[5]       In his evidence before the Tribunal, the Respondent had explained himself stating he had worked on the 31st of December 2016 from 11p.m. until 8 a.m. He had fallen ill on the 1st of January 2017 and could not report to work. On the 2nd of January he had gone to explain his absence to Mr. Gregoire Payet and met him in the presence of his son. He had apologised and tendered his excuse letter to Mr Payet and had been told by Mr. Payet to leave his office and that they will communicate with him. Two days later on the 4th of January 2017, Mr. Luc Adrienne his supervisor had requested him to hand over the keys to his room and given him the fare to depart to Mahe. Mr. Luc Adrienne in his evidence before the Tribunal admits that he had done so, as they had decided to dismiss the Respondent as he was absent from work for a consecutive period of three days.

[6]       On perusal of the Judgment of the Employment Tribunal paragraph 11 of the Judgment reads as follows:

We carefully observed the applicant’s demeanour when he testified at the hearing in this case.  He was a genuine witness worthy of belief.  He came on the 2nd January 2017 to apologize for his absent on the 1st January 2017.  He genuinely believed, that when he was told by Mr. Payet that, “they communicate to him” Mr. Payet meant that he should not come to work until he receives communication from the respondent.  The applicant had no intention to absenting himself from work on the 2nd and 3rd January 2017.  If that was his intention, he would not have turned up with a letter of apology for his absence from work on the 1st January 2017.”

[7]       It is the view of this court that the Tribunal was in a better position to assess the demeanour and the evidence of the Respondent at the time he gave evidence. Therefore this court, will not seek to interfere with the findings of the Tribunal in accepting the evidence of the Respondent as on considering the evidence of the Respondent, it is not apparent to this Appellate Court that the his evidence in this instant case is so improbable that no reasonable Tribunal would believe it Akbar v R (SCA (Criminal Appeal) 5/1998).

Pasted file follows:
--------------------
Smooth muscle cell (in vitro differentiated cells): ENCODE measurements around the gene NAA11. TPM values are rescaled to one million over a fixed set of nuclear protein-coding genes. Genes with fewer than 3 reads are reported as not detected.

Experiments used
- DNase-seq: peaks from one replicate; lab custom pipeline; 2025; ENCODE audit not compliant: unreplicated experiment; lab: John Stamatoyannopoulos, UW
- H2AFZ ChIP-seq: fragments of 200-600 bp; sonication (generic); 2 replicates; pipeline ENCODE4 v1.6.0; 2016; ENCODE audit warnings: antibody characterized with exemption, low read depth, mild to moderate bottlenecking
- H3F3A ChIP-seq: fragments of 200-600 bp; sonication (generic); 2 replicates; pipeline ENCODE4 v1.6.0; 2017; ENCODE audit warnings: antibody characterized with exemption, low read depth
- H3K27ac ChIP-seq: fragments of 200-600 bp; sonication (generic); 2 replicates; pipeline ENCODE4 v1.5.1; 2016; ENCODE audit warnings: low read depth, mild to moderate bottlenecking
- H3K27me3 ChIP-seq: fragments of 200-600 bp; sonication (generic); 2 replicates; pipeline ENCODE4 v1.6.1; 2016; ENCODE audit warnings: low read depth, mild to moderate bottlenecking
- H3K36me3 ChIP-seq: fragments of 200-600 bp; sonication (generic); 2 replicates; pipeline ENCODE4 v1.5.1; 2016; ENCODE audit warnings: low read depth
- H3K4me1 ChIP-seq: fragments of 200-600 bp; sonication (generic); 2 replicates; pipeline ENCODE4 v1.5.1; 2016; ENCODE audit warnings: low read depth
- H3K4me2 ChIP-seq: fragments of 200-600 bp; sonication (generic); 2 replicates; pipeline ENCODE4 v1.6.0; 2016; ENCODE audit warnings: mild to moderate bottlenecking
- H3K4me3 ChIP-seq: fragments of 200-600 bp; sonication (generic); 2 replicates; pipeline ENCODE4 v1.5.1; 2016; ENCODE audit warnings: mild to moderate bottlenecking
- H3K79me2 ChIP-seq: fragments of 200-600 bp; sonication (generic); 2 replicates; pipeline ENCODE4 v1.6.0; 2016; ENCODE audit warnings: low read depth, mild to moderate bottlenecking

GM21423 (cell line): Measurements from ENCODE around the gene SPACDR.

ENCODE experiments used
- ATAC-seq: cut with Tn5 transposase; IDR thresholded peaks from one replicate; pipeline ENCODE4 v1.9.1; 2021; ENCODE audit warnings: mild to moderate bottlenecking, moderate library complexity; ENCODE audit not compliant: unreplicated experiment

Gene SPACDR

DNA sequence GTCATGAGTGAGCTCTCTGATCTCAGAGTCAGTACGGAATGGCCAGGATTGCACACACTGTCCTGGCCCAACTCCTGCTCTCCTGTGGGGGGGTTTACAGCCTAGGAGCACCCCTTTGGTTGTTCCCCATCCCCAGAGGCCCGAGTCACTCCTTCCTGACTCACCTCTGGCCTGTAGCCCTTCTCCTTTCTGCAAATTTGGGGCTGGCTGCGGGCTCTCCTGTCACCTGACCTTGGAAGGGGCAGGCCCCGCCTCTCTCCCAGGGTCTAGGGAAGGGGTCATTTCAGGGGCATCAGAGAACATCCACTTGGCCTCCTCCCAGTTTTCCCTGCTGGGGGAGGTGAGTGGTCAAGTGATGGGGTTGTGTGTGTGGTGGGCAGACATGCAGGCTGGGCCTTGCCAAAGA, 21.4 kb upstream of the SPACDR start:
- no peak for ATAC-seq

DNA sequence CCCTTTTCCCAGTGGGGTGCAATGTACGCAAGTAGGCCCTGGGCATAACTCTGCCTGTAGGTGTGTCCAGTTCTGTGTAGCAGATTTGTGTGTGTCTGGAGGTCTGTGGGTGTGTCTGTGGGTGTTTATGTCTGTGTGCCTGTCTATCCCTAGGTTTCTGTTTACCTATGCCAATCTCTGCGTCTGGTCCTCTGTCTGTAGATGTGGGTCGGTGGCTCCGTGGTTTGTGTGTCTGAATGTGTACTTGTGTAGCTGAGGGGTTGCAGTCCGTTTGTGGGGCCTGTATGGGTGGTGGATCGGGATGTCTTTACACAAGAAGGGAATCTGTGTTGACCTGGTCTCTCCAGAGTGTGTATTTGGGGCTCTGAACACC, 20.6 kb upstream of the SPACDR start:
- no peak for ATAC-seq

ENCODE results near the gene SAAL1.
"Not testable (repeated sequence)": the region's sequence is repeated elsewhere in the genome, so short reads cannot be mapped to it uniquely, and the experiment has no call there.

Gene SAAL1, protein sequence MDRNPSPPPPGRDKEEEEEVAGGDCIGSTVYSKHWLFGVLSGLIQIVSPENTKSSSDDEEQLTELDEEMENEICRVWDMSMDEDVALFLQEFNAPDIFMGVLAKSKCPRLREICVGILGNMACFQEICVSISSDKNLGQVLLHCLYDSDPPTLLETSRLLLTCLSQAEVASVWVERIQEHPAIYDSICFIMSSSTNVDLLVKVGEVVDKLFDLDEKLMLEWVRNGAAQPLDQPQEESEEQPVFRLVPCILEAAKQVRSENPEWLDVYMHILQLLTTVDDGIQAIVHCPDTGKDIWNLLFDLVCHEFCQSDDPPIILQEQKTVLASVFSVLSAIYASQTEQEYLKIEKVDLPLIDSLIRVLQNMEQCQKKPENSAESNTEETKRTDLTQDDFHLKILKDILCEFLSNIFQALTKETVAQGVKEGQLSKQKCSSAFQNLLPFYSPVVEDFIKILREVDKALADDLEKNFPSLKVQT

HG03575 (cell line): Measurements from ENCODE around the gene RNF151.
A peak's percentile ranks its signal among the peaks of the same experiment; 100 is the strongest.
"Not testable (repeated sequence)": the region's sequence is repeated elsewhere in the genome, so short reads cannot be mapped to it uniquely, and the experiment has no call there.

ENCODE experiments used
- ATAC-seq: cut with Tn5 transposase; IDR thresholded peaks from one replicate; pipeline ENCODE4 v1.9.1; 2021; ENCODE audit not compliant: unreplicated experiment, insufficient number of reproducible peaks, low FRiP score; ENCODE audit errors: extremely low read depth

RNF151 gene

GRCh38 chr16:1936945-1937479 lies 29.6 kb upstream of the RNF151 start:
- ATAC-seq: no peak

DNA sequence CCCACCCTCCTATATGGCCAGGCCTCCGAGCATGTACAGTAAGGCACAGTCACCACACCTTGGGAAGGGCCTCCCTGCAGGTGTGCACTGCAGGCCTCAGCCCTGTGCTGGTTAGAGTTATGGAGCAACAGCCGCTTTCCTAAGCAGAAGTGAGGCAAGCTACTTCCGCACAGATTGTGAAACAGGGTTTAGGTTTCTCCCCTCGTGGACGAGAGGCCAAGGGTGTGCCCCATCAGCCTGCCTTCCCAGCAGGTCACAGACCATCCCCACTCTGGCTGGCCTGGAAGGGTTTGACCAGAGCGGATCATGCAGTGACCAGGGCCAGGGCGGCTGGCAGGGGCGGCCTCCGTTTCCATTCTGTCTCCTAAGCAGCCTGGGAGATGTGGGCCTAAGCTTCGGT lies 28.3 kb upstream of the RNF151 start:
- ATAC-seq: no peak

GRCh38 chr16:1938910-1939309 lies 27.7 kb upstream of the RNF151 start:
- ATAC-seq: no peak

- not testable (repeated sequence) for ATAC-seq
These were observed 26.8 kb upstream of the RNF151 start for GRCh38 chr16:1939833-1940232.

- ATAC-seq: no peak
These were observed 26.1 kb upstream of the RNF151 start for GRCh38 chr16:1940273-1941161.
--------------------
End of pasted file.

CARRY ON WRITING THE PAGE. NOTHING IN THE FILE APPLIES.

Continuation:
[8]       This court further observes that the sworn evidence of the Respondent that he met Mr. Gregoire Payet on the 2nd of January 2017 to hand over his written apology and his evidence that Mr. Payet asked him to leave his office that they will communicate with him, has not been denied or challenged by Mr. Gregoire Payet himself as Mr. Payet has not given evidence before the Tribunal denying such a meeting took place.

[9]       I also note that the evidence of witness called by the Appellant, Luc Adrienne the Respondent’s supervisor, does not refer to the meeting of 2nd January 2017 between the Respondent and Mr. Payet. The supervisor Luc Adrienne who testified before the Tribunal was not present and does not claim to be present at the time the Respondent met Mr. Gregoire Payet and his son on the 2nd of January 2017, to hand over his written apology for not working on the 1st of January 2017.

[10]     Having considered the aforementioned factors, I see no reason to interfere with the findings of fact as the findings are not perverse or arbitrary in nature but based on analysed and well considered grounds. Therefore this Court will proceed to uphold the employment benefits including compensation ordered by the Employment Tribunal totalling a sum of SR 24,464.05.

[11]     For all the aforementioned reasons, I reject all the grounds of appeal and proceed to dismiss the appeal with costs.

 

Signed, dated and delivered at Ile du Port on 14 June 2018

M. Burhan
Judge of the Supreme Court